project management books

10 Best Project Management Books for Project Managers

Did you know you could hit a whopping 92% success rate in achieving your project goals simply by consistently using project management techniques? 

But here’s the thing: project management isn’t a walk in the park. In 2015, companies managed to finish only 29% of projects on time and within the budget. That’s because you need skills, talent, passion, and technical know-how to flawlessly manage a project. 

Nothing beats real project management experience, but building a solid knowledge base should be your starting point to becoming a successful project manager. 

You’re probably wondering, “How do I do that?” Forget about surfing through scattered online resources. Instead, zero in on dedicated project management books—they offer a comprehensive and organized approach to guide you effectively. 

Let’s dive right in and check out the top 10 project management books that’ll boost your skills as a solid project manager. Stick around till the end, and we’ll share the best method to apply these new project management techniques you’ve learned!

10 Best Project Management Books to Help Project Managers Grow

1. Project Management Absolute Beginner’s Guide by Greg Horine

Project Management Absolute Beginner's Guide
via Amazon

Released in 2005, Horine’s book is a gem for those in project management. Why? It simplifies mastering project management into easy, actionable steps—ideal for starting strong right from day one.

Horine doesn’t just scratch the surface–he dives deep into project management. From sketching out a project plan to acing the work breakdown structure (WBS), he covers it all.  

Plus, you’ll discover tips for nailing the budget, mapping timelines, and diving into the Agile framework. 

Though it’s been around for some time, the book’s latest edition is loaded with up-to-date strategies, including the newest web management tools and insider tips to excel in the PMP Certification Exam.

“A project is the work performed by an organization one time to produce a unique outcome. By one time, we mean the work has a definite beginning and a definite end, and by unique, we mean the work result is different in one or more ways from anything the organization has produced before.”Gregory M. Horine

Author(s):

  • Gregory M. Horine

No. of pages:

  • 464 pages

Year published:

  • 2005

Estimated reading time:

  • Around 13 hours

Key takeaways:

  • Deep-dive into project management
  • Detailed info on Agile framework

Ratings: 

  • 4.5/5 (Amazon) – “ I recommend it. And, I’m giving it the full five stars. It is a required textbook in a class I’m instructing. Some students are overwhelmed by it and others say they love that it has all the details that they can access later when they are more experienced.”
  • 3.6/5 (Goodreads)
  • Beginner

2. Project Management JumpStart by Kim Heldman

Project Management JumpStart
via Amazon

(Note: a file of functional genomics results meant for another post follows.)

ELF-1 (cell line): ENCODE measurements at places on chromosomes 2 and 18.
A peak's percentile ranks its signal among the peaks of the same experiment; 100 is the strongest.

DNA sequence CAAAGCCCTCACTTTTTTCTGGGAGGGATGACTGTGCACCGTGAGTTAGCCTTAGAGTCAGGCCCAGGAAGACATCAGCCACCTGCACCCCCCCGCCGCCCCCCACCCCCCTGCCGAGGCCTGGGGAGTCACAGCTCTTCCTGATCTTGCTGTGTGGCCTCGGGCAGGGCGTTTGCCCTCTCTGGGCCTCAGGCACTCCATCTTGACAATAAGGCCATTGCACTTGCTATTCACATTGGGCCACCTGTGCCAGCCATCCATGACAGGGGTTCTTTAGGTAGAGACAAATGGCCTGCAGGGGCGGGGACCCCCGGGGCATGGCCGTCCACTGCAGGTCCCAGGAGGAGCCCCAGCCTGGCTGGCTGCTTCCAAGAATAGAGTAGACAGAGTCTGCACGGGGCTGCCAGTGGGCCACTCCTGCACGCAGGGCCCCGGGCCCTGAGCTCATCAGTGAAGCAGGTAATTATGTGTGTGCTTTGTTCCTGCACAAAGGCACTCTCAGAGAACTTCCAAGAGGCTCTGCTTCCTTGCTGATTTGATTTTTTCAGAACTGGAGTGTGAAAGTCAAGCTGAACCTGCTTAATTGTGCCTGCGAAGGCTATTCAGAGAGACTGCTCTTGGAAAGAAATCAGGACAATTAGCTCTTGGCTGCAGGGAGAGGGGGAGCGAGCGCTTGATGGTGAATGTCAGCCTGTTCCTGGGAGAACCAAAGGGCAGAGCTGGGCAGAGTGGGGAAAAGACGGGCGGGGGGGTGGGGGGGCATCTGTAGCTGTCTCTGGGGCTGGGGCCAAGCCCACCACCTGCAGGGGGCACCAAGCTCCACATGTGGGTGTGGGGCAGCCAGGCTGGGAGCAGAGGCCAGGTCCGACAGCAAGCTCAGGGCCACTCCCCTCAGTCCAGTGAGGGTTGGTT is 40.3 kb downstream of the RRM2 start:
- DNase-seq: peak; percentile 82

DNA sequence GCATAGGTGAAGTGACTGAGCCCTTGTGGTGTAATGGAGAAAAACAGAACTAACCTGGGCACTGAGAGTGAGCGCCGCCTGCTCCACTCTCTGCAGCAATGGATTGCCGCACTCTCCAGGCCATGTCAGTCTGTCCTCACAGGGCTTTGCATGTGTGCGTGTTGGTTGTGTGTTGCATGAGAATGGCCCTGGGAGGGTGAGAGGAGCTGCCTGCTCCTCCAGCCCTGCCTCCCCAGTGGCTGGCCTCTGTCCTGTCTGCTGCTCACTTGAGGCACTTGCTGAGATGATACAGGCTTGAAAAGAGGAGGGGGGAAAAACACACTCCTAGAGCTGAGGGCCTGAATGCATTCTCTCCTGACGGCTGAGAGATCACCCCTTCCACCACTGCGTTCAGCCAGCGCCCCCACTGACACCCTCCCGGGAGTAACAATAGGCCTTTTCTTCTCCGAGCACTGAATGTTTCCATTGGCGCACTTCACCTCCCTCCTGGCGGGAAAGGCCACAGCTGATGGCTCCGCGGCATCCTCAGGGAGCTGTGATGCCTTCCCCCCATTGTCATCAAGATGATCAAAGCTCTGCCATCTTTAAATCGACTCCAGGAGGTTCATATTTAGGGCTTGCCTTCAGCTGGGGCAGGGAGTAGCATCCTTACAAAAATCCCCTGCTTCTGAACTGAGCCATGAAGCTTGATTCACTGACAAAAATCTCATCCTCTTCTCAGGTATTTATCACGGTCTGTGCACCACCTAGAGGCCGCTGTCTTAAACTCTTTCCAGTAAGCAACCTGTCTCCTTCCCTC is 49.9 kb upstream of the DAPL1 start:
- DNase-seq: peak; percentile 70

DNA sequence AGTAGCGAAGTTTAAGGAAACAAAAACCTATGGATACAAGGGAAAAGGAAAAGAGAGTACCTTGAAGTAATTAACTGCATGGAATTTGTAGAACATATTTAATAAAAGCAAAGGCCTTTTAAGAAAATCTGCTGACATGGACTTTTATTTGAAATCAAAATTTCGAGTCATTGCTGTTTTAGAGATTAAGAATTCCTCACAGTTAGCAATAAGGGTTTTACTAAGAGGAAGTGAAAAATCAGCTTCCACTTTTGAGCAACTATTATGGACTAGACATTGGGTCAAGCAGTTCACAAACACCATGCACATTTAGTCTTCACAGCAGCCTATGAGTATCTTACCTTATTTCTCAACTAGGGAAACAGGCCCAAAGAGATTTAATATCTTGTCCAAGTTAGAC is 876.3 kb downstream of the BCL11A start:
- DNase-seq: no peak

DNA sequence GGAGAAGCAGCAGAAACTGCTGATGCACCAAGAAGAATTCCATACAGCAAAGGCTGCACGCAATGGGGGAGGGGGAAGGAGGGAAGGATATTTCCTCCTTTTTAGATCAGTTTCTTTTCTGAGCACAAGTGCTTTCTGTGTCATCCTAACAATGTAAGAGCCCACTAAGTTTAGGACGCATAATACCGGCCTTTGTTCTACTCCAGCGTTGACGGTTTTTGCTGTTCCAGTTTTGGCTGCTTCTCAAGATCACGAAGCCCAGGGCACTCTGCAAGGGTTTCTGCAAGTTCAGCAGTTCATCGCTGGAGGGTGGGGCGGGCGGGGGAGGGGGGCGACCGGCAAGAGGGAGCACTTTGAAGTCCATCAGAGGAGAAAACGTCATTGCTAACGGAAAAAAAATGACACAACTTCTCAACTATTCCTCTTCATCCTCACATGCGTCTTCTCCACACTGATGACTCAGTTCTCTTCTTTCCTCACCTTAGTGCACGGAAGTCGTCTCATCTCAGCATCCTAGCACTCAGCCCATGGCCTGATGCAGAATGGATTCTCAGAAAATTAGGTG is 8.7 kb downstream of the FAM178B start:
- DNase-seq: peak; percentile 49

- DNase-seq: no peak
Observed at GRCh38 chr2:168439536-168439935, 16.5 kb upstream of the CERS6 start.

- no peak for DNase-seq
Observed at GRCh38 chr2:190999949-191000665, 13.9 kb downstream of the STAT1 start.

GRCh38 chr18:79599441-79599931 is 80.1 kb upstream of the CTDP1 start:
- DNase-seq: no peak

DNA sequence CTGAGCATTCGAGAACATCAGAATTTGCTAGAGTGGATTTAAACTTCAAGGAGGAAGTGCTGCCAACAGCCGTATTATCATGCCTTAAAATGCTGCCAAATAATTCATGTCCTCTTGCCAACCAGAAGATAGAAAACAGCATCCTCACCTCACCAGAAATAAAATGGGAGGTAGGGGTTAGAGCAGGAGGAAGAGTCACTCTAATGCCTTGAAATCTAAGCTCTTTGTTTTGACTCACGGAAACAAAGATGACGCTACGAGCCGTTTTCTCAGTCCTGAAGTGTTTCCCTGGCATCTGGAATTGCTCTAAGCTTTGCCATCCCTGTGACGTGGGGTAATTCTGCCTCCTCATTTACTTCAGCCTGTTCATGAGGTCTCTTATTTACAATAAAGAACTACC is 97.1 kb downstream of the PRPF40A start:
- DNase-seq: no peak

Imagine this. You’re given a project that you have no idea how to manage. Inevitably, you run into a couple of hard challenges.

The clock is ticking, and you realize you need a crash course to learn how to manage challenges in this new project. If you’ve faced this before, then Heldman’s Project Management JumpStart will be your best ally. 

This book is written in a friendly, easy-to-understand style. It helps you swiftly grasp the fundamental principles of project management: planning, implementation, and management, following the Project Management Body of Knowledge (PMBOK) guide. 

Heldman casts a wide net in defining a project, making it relevant for business professionals and people outside the business world. The review questions at the end of each chapter help reinforce what you’ve learned in it. 

The book follows a logical and easy-to-follow path, and Heldman’s no-nonsense style adds to its clarity. Jargon is a rarity, and she spices things up with meaningful real-world examples and anecdotes, making the ideas more relatable and the reading much smoother.

It’s worth noting that this work isn’t exclusively focused on digital aspects. However, the principles it lays out are easily adaptable to digital projects. One slight drawback is the lack of comprehensive guidelines for those gearing up for the PMP certification. 

“The end of the project is the time to reflect on the processes used to complete the activities, to determine whether the customer is satisfied with the product the project set out to produce, and to document the lessons learned (among other things) throughout the course of the project.”Kim Heldman

Author(s):

  • Kim Heldman

No. of pages:

  • 368 pages

Year published:

  • 2003

Estimated reading time:

  • Around 10 hours

Key takeaways:

  • Quick and easy crash course on project management
  • Easy-to-understand no-nonsense and jargon-free style

Ratings:

  • 4.3/5 (Amazon) – “Recommend for a beginner Project manager”
  • 3.6/5 (Goodreads)
  • Beginner

3. The Lazy Project Manager: How To Be Twice As Productive And Still Leave The Office Early by Peter Taylor

The Lazy Project Manager: How To Be Twice As Productive And Still Leave The Office Early
via Amazon

Looking for something small and concise to take your project management skills to the next level? Look no further than The Lazy Project Manager

In this book, Taylor talks about his concept of “productive laziness.” It’s all about efficiently managing projects without getting overwhelmed or burned out.